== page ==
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09/28/89 the People of the State of v. Leanard Payne

September 28, 1989

THE PEOPLE OF THE STATE OF ILLINOIS, PLAINTIFF-APPELLEE

v.

LEANARD PAYNE, DEFENDANT-APPELLANT



APPELLATE COURT OF ILLINOIS, FIRST DISTRICT, FOURTH DIVISION 1989.IL.1529

545 N.E.2d 406, 189 Ill. App. 3d 463, 136 Ill. Dec. 882

September 28, 1989, filed

Appeal from the Circuit Court of Cook County; the Hon. Adam M. Stillo, Judge, presiding.

DECISION OF THE COURT DELIVERED BY THE HONORABLE JUDGE JOHNSON

After a jury trial, defendant, Leanard Payne, was found guilty of residential burglary with intent to commit a felony therein (Ill. Rev. Stat. 1985, ch. 38, par. 19-3) and sentenced to four years' imprisonment. He appeals from this judgment of the circuit court of Cook County. The following issues are raised on appeal: (1) whether the People proved that defendant was guilty of residential burglary beyond a reasonable doubt; (2) whether the trial court incorrectly instructed the jury on the mental state required in order to be convicted of residential burglary; and (3) whether the trial court improperly permitted the People to amend the charge immediately prior to trial.

We reverse and remand.

Originally defendant was charged by information with residential burglary with intent to commit theft. Prior to trial and before jury selection, the People moved to amend the charge to residential burglary with intent to commit a felony. The trial court overruled his objection and granted the motion to amend.

At trial Ernestine Jackson testified that shortly before midnight on March 3, 1985, she was sitting in the living room of her home, located at 139 South 11th Avenue, Maywood, Illinois, listening to the radio. The house had two front doors; one leading to an enclosed porch, and one, the main door, leading directly into the house. When she heard the outside door slam, she looked out of the window and saw a man, later identified as Leanard Payne, the defendant, throwing his body against the door. Ernestine called to the man, but he failed to respond. She ran to the kitchen and picked up a knife; however, she put it back. She could still hear the intruder pushing against the door. Thereafter, she ran upstairs to awaken her mother, Leona Jackson. Leona immediately attempted to telephone the police, but she had dialed the wrong number; upon her second attempt to call them, there was no dial tone. Ernestine stated that she then left the house through a bedroom window and ran six blocks to the police station.

Leona Jackson testified that she awakened her husband, Eugene Jackson, to tell him someone was trying to break into the house. Eugene loaded his gun and went to the top of the stairs. Defendant, after gaining entry, began screaming, "Daddy! Daddy!" Eugene told him he had the wrong house and that he was not his father. Eugene asked defendant to identify himself, but there was no response. The defense objected to this testimony on the basis that the contents of the oral statement by defendant had not been tendered to the defense through discovery. The objection was overruled. Eugene further testified that he told defendant to leave, but he continued to come up the stairwell. Eugene fired a warning shot and defendant disappeared.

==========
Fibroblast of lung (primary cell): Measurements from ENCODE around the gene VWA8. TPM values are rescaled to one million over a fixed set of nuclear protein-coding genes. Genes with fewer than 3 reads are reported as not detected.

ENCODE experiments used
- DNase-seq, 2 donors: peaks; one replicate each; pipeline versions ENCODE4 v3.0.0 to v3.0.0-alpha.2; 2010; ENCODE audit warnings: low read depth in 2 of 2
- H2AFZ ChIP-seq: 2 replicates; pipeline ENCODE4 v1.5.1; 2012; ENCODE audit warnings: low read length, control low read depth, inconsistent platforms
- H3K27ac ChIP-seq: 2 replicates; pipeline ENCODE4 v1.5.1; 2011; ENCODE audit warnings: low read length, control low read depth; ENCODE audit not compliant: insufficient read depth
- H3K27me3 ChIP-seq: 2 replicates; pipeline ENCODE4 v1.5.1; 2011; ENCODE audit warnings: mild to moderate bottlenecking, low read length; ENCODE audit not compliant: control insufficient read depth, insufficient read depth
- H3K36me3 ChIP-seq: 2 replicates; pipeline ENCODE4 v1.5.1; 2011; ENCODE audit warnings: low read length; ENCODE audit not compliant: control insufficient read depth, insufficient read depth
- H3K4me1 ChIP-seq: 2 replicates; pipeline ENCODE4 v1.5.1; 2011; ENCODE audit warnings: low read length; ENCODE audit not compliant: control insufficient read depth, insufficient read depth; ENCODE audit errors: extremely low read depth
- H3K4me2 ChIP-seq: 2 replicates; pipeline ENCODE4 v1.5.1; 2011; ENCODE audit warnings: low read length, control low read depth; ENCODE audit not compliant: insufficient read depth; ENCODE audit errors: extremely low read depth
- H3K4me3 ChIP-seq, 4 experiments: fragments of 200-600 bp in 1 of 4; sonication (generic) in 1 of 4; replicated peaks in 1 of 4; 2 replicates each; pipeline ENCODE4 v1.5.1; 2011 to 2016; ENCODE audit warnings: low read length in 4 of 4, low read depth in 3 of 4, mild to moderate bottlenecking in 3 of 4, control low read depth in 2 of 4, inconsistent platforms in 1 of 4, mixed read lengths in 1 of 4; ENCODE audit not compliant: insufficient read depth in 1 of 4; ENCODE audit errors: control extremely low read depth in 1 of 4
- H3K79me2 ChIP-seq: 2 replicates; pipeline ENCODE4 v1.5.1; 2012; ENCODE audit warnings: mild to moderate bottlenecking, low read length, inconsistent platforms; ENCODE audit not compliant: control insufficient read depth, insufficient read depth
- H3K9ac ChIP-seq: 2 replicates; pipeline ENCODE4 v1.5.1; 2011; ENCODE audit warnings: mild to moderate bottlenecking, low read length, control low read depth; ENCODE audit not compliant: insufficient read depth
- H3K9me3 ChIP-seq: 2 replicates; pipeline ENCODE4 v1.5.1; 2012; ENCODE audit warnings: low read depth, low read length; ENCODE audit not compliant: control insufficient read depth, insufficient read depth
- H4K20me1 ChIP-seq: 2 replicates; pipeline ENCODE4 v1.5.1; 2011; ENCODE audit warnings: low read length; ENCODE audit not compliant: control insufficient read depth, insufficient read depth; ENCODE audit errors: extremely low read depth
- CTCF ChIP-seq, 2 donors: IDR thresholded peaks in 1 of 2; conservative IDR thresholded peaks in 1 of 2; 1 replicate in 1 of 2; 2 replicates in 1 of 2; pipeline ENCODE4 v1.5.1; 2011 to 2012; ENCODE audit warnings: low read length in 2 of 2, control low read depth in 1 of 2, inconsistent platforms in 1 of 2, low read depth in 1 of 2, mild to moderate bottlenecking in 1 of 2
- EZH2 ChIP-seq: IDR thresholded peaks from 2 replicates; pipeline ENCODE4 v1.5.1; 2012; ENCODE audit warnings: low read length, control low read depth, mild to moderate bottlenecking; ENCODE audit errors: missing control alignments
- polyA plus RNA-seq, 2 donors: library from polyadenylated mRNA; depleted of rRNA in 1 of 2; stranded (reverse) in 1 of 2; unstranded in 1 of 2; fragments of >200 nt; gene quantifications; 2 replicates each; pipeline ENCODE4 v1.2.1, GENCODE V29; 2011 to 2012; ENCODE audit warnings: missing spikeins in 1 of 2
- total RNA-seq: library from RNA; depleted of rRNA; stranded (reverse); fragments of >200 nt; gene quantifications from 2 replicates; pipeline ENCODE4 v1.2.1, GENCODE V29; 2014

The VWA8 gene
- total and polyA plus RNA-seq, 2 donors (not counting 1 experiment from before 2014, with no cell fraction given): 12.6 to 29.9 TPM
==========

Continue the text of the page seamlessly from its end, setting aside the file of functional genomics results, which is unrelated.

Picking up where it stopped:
When Ernestine returned home with a police officer, she noticed that the window on the door leading from the stairs to the porch was broken. She also noticed that the lock on the outside door was damaged and that the entire frame to the main door was hanging off its hinges. The jacket defendant wore was lying on the living room floor. Eugene went into the downstairs bathroom and found one shoe and a broken window.

Lieutenant Harold Jenkins testified that on March 4, 1985, at approximately midnight, he was called to a home located at 111 South 10th Avenue, in Maywood, which is directly across the alley from the Jackson home. Officer Barnett met Jenkins at that location. Barnett and Jenkins observed defendant standing in the doorway, between the screen and frame doors. He was forcefully knocking at the door. He was not wearing a jacket and one of his shoes was missing. Jenkins asked defendant why he was at the door, but there was no reply. He then ordered defendant to move away from the door. Again, defendant failed to respond in any manner. The resident of the house stated that she did not know the individual. Jenkins later established that the one shoe defendant was wearing matched the shoe found in the Jackson home.

After the People rested, defendant moved for a directed verdict, which was denied. Thereafter, the court held an instructions conference. The People tendered non-Illinois Pattern Jury Instructions (hereinafter IPI Criminal) for residential burglary. The court overruled defendant's objections to these instructions.

The jury found defendant guilty of residential burglary with intent to commit a felony therein. The court ordered a TASC (Treatment Alternatives to Street Crimes) evaluation to have defendant treated for drug addiction in lieu of sentencing. Defendant admitted his drug addiction and stated that he wanted help. However, the TASC representative found defendant ineligible for the program because defendant lacked recognition of the need for treatment. The trial court, therefore, found defendant ineligible for the program and sentenced him to four years' incarceration with a recommendation for psychiatric treatment.

Defendant's first contention on appeal is that the People failed to prove him guilty of residential burglary beyond a reasonable doubt. Defendant argues that the People failed to prove ...


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